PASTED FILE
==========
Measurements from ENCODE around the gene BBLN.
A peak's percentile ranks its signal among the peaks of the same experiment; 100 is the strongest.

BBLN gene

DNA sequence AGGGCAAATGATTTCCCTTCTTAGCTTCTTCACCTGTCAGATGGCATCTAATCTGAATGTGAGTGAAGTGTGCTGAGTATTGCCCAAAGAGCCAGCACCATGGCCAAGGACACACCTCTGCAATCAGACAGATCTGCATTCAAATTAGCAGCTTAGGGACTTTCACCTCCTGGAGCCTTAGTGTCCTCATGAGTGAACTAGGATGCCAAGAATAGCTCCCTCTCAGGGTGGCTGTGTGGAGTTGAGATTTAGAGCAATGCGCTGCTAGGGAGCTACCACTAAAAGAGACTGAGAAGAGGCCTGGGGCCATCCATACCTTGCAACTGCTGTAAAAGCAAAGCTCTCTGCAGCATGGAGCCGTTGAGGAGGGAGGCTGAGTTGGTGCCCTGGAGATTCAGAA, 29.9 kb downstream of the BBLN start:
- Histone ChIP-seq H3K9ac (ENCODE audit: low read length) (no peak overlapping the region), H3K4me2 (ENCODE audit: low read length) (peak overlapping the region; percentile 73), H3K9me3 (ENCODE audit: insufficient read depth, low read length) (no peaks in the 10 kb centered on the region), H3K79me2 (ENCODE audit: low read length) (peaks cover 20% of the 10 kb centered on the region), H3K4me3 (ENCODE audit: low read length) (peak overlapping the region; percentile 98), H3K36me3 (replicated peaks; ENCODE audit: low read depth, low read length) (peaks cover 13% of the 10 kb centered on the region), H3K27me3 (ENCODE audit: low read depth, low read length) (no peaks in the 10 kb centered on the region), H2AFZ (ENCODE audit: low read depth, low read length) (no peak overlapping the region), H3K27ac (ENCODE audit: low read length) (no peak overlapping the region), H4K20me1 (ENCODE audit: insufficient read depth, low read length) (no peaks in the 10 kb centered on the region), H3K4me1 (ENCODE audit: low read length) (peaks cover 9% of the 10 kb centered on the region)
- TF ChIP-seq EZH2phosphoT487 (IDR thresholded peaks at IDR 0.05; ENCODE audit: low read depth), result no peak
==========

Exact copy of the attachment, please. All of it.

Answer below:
Measurements from ENCODE around the gene BBLN.
A peak's percentile ranks its signal among the peaks of the same experiment; 100 is the strongest.

BBLN gene

DNA sequence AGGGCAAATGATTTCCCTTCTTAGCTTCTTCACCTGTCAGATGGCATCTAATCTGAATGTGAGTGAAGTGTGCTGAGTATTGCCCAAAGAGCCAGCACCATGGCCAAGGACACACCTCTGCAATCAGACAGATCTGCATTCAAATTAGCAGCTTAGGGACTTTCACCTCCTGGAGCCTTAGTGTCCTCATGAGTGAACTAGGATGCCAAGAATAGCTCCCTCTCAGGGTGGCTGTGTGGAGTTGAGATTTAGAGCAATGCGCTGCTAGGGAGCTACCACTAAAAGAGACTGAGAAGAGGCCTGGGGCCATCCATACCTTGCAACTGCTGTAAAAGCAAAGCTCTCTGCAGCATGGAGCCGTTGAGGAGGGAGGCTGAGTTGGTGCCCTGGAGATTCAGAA, 29.9 kb downstream of the BBLN start:
- Histone ChIP-seq H3K9ac (ENCODE audit: low read length) (no peak overlapping the region), H3K4me2 (ENCODE audit: low read length) (peak overlapping the region; percentile 73), H3K9me3 (ENCODE audit: insufficient read depth, low read length) (no peaks in the 10 kb centered on the region), H3K79me2 (ENCODE audit: low read length) (peaks cover 20% of the 10 kb centered on the region), H3K4me3 (ENCODE audit: low read length) (peak overlapping the region; percentile 98), H3K36me3 (replicated peaks; ENCODE audit: low read depth, low read length) (peaks cover 13% of the 10 kb centered on the region), H3K27me3 (ENCODE audit: low read depth, low read length) (no peaks in the 10 kb centered on the region), H2AFZ (ENCODE audit: low read depth, low read length) (no peak overlapping the region), H3K27ac (ENCODE audit: low read length) (no peak overlapping the region), H4K20me1 (ENCODE audit: insufficient read depth, low read length) (no peaks in the 10 kb centered on the region), H3K4me1 (ENCODE audit: low read length) (peaks cover 9% of the 10 kb centered on the region)
- TF ChIP-seq EZH2phosphoT487 (IDR thresholded peaks at IDR 0.05; ENCODE audit: low read depth), result no peak